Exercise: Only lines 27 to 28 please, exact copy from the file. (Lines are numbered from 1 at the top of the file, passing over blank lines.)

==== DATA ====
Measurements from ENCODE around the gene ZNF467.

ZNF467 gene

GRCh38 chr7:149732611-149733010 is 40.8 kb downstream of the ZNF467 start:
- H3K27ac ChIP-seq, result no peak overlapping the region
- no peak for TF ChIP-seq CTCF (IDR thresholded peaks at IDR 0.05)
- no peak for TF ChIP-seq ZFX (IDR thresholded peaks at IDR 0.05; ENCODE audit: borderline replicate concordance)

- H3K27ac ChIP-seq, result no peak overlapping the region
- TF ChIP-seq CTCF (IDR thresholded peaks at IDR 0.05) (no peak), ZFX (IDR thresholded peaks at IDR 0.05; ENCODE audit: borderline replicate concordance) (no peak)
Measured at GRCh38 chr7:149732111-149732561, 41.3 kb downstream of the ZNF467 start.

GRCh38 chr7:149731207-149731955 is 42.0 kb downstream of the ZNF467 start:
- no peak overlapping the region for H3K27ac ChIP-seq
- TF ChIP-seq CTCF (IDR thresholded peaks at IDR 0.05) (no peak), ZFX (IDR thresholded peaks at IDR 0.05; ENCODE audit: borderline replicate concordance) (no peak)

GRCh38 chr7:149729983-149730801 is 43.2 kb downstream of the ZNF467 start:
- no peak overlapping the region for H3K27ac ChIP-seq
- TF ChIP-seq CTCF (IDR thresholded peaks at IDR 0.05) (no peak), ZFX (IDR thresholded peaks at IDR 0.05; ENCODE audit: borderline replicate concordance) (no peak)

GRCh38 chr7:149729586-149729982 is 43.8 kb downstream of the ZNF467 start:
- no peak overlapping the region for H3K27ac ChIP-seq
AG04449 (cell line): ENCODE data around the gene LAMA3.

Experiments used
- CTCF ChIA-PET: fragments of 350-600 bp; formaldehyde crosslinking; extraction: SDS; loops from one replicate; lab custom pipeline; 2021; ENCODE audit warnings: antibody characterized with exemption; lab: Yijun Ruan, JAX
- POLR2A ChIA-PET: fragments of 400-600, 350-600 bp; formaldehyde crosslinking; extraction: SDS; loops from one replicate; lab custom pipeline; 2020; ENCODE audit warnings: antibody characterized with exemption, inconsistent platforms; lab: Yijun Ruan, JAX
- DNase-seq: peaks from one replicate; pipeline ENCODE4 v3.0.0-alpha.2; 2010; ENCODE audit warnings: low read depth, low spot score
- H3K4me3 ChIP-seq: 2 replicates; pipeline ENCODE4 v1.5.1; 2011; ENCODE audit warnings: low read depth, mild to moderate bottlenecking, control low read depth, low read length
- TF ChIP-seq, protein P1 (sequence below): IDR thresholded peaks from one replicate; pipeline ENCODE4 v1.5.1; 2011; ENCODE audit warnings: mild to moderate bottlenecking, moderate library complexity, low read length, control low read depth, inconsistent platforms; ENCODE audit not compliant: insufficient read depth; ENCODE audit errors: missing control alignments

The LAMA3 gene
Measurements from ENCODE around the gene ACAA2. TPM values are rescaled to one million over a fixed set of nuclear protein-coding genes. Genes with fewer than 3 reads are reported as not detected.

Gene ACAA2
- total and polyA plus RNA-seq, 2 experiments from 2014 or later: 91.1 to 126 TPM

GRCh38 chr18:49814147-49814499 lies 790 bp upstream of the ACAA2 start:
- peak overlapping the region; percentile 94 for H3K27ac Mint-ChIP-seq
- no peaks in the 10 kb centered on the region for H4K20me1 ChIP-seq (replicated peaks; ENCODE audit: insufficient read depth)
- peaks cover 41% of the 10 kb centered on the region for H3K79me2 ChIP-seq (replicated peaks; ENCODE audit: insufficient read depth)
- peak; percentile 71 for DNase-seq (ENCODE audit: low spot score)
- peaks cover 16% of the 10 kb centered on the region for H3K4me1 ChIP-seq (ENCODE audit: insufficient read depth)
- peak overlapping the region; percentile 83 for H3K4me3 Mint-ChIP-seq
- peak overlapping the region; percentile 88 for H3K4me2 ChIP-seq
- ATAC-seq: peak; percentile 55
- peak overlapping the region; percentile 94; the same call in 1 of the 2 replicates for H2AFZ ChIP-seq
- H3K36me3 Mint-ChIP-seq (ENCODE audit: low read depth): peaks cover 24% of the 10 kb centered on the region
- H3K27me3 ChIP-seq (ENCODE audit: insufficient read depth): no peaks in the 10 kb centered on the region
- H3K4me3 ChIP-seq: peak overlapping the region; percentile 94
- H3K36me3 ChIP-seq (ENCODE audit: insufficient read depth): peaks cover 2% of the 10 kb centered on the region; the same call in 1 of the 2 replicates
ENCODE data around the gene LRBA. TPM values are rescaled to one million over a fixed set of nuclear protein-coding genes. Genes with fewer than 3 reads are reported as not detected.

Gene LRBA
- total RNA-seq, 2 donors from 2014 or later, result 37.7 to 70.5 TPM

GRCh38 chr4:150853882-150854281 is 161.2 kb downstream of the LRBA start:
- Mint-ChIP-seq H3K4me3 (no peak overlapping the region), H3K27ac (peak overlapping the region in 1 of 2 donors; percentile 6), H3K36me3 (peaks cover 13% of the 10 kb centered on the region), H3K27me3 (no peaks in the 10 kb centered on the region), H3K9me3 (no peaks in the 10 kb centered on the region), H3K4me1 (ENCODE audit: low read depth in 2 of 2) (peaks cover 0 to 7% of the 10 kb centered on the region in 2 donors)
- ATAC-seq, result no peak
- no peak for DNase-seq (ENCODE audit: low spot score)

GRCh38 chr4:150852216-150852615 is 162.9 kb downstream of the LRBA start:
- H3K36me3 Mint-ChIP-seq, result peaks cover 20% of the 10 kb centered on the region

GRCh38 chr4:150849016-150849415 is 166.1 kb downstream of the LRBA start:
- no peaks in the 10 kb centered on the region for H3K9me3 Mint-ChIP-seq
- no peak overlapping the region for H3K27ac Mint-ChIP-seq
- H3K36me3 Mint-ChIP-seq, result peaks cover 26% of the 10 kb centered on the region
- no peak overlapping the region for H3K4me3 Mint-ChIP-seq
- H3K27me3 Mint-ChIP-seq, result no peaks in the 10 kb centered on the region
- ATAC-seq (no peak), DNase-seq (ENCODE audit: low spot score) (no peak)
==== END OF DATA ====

Gene ACAA2
- total and polyA plus RNA-seq, 2 experiments from 2014 or later: 91.1 to 126 TPM